She had never been trained in the customs of women of her day--those are things you learn in the harem, where she hadn't spent much time.
So now that she was sultan, she dressed in men's tunics and headdress, and rode with her face unveiled when she led the army into battle.
It was likely Razia knew her reign would be short and lonely but that she had nothing to loose by accomplishing as much as she could. She got right to work establishing schools, research centers, libraries, and building her father's tomb. She was a good politician, managing the nobles and her enemies, gaining the favor of both the people and the army.
She was good at her job, just as her father suspected she would be.
But the nobles were wary--she was still a woman.
And this is when Yaqut entered the picture.
Jamal-ud-Din Yaqut had climbed the ranks among loyal and trusted courtiers from slave to amir. Razia appointed him to a high position and made him one of her closest advisers. The problem was that he was of African descent and most of those in power were of Turkish lineage--they didn't want an outsider moving in. From that point, it was easy for those who disliked Razia as sultan to start rumors that the relationship between her and Yaqut was illicit and to turn others against her.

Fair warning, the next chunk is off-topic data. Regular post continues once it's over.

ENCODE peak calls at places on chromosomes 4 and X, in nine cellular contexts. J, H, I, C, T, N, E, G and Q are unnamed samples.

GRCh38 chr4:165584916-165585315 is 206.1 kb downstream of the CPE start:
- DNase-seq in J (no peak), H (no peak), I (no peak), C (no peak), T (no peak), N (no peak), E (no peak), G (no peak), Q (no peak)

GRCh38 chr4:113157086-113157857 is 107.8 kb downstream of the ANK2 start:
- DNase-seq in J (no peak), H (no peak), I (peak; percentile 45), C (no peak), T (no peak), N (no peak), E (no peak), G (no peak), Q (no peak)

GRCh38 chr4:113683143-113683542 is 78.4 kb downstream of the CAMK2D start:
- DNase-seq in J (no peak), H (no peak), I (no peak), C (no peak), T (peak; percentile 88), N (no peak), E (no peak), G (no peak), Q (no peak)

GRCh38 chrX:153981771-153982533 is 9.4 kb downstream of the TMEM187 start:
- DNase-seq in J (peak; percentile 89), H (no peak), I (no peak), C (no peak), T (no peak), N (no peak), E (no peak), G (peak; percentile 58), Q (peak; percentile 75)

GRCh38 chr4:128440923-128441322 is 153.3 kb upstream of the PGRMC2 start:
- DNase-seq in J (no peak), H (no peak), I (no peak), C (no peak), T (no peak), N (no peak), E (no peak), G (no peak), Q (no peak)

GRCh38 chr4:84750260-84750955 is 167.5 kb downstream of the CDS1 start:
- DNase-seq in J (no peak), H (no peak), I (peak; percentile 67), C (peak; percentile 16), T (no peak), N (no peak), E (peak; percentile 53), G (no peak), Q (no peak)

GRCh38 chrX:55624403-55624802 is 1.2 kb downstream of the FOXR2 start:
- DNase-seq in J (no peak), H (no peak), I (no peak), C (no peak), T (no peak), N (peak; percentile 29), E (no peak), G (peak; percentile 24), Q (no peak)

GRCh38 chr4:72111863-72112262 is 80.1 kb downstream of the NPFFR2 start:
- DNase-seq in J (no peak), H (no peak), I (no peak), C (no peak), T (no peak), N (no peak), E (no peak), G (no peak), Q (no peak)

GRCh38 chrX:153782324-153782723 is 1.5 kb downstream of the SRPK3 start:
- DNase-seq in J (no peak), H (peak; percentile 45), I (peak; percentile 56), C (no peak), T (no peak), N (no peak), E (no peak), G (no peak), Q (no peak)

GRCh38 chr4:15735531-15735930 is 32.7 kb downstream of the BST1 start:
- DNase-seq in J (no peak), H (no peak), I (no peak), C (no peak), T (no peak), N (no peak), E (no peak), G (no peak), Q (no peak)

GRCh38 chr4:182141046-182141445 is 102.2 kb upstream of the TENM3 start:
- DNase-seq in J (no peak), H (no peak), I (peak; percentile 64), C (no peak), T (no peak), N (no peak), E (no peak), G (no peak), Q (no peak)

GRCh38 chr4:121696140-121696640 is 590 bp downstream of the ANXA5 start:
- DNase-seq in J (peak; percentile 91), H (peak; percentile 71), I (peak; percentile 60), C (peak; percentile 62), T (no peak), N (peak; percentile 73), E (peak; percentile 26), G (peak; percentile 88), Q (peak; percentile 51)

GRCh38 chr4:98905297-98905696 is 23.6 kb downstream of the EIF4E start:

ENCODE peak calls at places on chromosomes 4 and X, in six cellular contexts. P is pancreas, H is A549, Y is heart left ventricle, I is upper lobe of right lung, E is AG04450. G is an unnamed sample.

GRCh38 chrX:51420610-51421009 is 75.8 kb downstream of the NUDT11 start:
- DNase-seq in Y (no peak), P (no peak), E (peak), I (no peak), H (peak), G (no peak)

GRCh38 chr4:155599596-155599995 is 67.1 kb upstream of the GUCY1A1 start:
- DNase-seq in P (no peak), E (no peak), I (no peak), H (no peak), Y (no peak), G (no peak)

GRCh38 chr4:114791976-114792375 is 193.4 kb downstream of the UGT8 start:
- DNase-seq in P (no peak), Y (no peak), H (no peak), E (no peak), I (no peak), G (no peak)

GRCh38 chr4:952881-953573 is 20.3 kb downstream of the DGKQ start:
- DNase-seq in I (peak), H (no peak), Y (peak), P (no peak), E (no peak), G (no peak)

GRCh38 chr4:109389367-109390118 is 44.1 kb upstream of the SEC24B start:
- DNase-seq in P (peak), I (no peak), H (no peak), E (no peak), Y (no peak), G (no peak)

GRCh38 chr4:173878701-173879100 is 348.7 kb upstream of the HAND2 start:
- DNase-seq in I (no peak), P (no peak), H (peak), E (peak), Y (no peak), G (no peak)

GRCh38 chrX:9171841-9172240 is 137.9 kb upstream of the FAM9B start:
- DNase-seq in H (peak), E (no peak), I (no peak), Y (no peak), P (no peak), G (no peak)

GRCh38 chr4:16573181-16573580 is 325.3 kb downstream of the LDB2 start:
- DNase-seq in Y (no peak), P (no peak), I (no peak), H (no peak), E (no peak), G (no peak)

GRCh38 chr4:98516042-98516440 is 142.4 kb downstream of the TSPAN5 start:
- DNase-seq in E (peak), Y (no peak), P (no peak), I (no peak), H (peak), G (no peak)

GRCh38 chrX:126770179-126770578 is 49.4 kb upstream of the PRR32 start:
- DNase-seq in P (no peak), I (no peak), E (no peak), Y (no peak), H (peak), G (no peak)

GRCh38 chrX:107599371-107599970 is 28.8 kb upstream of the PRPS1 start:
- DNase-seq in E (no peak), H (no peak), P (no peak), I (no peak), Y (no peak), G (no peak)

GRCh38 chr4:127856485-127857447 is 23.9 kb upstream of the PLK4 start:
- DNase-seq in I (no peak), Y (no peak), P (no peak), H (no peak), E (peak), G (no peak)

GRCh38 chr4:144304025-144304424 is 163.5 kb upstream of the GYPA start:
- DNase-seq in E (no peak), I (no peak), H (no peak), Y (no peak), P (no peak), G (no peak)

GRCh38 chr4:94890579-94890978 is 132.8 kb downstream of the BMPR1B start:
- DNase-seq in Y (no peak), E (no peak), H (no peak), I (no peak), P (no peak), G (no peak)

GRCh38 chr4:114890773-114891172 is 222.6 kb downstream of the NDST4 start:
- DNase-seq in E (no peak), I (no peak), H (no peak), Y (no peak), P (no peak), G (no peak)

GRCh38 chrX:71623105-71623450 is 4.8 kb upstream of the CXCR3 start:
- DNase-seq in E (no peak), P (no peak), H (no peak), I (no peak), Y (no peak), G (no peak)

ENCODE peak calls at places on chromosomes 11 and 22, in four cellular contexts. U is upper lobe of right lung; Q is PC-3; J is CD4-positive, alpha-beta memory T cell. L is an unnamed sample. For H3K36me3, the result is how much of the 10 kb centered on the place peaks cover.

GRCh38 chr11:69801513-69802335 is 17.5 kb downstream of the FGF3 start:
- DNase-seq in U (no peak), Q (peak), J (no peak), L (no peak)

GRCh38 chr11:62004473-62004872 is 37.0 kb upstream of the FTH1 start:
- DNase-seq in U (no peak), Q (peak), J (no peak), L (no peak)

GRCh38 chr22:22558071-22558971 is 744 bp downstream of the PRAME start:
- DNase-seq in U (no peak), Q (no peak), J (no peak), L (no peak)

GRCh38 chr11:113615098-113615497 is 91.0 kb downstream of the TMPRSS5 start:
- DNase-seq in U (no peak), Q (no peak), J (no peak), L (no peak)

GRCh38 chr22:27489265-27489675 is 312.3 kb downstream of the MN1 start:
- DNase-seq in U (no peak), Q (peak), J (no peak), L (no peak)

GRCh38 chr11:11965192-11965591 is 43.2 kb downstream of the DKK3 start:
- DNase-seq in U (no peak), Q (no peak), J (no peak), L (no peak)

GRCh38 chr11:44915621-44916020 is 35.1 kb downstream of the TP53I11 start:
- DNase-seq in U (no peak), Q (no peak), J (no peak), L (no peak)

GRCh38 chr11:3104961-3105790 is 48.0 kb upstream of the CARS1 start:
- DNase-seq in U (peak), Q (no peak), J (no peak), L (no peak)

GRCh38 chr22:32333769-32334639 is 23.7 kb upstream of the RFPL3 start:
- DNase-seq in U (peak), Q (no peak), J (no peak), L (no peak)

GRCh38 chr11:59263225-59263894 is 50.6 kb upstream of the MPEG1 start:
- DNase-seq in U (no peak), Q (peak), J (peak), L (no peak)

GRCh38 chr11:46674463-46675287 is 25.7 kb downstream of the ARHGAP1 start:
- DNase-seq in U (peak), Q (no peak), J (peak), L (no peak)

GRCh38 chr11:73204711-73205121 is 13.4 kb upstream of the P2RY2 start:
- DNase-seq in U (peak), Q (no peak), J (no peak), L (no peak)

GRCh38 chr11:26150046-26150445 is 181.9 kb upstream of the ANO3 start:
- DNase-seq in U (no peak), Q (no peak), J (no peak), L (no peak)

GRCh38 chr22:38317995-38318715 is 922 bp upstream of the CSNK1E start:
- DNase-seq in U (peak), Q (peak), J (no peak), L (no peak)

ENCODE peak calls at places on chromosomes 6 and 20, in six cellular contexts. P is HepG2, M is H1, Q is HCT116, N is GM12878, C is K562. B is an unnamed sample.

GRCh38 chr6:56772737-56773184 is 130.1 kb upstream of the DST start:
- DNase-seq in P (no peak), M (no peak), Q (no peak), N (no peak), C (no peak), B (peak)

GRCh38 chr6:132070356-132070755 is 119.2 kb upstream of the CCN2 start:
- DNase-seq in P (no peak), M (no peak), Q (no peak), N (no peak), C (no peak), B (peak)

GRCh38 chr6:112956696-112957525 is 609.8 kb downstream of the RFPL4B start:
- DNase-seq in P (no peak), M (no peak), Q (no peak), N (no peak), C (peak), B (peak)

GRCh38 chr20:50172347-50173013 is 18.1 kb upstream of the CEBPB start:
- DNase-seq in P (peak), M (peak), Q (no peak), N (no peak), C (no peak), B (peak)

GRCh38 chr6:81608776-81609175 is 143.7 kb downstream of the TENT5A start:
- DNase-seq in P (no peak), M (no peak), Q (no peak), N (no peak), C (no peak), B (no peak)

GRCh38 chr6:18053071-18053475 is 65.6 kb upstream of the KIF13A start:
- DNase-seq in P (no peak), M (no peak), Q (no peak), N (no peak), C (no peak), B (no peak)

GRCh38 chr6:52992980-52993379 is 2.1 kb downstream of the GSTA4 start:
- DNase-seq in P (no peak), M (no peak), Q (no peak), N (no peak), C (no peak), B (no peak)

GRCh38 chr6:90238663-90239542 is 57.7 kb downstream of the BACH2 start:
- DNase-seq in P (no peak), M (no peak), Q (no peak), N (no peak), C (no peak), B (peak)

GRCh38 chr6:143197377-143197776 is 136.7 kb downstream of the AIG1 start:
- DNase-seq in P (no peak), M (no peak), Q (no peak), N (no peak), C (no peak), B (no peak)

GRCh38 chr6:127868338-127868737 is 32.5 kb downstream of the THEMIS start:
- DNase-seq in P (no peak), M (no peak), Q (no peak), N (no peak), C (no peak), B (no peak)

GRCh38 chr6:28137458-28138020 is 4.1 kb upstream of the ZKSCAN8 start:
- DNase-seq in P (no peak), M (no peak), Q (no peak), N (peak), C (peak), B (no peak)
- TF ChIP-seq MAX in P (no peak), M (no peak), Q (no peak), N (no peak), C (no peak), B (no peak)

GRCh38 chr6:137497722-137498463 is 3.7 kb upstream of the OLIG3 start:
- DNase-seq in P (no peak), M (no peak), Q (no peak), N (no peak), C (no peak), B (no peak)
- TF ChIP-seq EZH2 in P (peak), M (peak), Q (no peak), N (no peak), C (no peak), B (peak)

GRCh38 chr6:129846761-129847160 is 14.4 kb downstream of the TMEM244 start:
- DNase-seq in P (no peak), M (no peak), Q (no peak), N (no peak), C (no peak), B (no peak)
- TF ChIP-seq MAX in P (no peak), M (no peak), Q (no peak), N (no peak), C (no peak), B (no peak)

Was she really having an affair with Yaqat?
Historians don't seem to agree. Some say he was only an adviser and friend. Others say the two spent far to much time together and he look liberties, such as helping her on to a horse--flagrantly inappropriate. Rumors flew.
It didn't matter anymore what was true about the relationship, the nobles already resented her as ruler and now others turned on Razia. Another formerly-trusted courtier, Malik Altunia, had raised a rebellion against her and she had another battle to fight.